How many of your friends/family either lived through the depression of the 30's, or are children of people who did? My Grandparents were both born in 1910 and had strong cases of the depression era mentality of not wasting, not throwing away what could be fixed, and trying to get every last bit of value out of everything. Consequently, my Mom seems to have inherited that, her twist on it being that my grandparents worked so hard for everything, it would be disrespectful to give to goodwill or throw anything away, instead we should find someone who wants to reupholster that chair, or wait until the market for cut glass rebounds and we can sell it on ebay. On one level I understand these positions, but on another, I just don't have the same aesthetic as two generations before and I'd rather have new modern stuff than old, even if it is 'perfectly good'.

                                        1. re: babette feasts

                                          someone else told me to "let it go and bless someone else" -- which seems like a good way to put it.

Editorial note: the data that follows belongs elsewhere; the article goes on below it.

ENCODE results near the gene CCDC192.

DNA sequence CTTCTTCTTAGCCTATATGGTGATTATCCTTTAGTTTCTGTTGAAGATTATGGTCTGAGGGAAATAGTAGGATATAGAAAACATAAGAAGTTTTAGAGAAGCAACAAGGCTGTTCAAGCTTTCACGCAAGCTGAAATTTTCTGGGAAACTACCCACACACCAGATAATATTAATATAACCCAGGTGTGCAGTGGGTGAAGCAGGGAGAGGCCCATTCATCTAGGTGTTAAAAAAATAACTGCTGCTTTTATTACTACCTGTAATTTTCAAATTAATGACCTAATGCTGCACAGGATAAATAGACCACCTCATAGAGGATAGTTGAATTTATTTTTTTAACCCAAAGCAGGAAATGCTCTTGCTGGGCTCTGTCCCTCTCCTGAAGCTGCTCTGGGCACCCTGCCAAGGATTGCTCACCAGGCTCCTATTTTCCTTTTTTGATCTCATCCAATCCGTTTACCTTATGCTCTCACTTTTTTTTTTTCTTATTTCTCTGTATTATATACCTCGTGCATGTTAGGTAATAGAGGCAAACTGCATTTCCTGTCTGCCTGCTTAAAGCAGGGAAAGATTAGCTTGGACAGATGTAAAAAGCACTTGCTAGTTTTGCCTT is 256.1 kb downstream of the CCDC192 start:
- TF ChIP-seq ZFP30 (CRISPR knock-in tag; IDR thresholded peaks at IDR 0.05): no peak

My town has a once-a-month pickup for things that are big and bulky -- and people cruise the streets, looking for things they need.

                                          I figure if I don't have a need for it, someone else might...so they might as well get good use out of it.

                                          1. re: sunshine842

                                            let it go and bless someone else" -- which seems like a good way to put it.
                                            Perhaps it was you Sunshine who gave me the push over the edge to go ahead and get rid of my goods a month or so ago. Whoever it was had a great philosophy such as you posted. Thanks.

                                            1. re: sunshine842

                                              someone else told me to "let it go and bless someone else" -- which seems like a good way to put it.


                                              That is an excellent way to operate. I am going to use this on my mother.

                                              1. re: cleobeach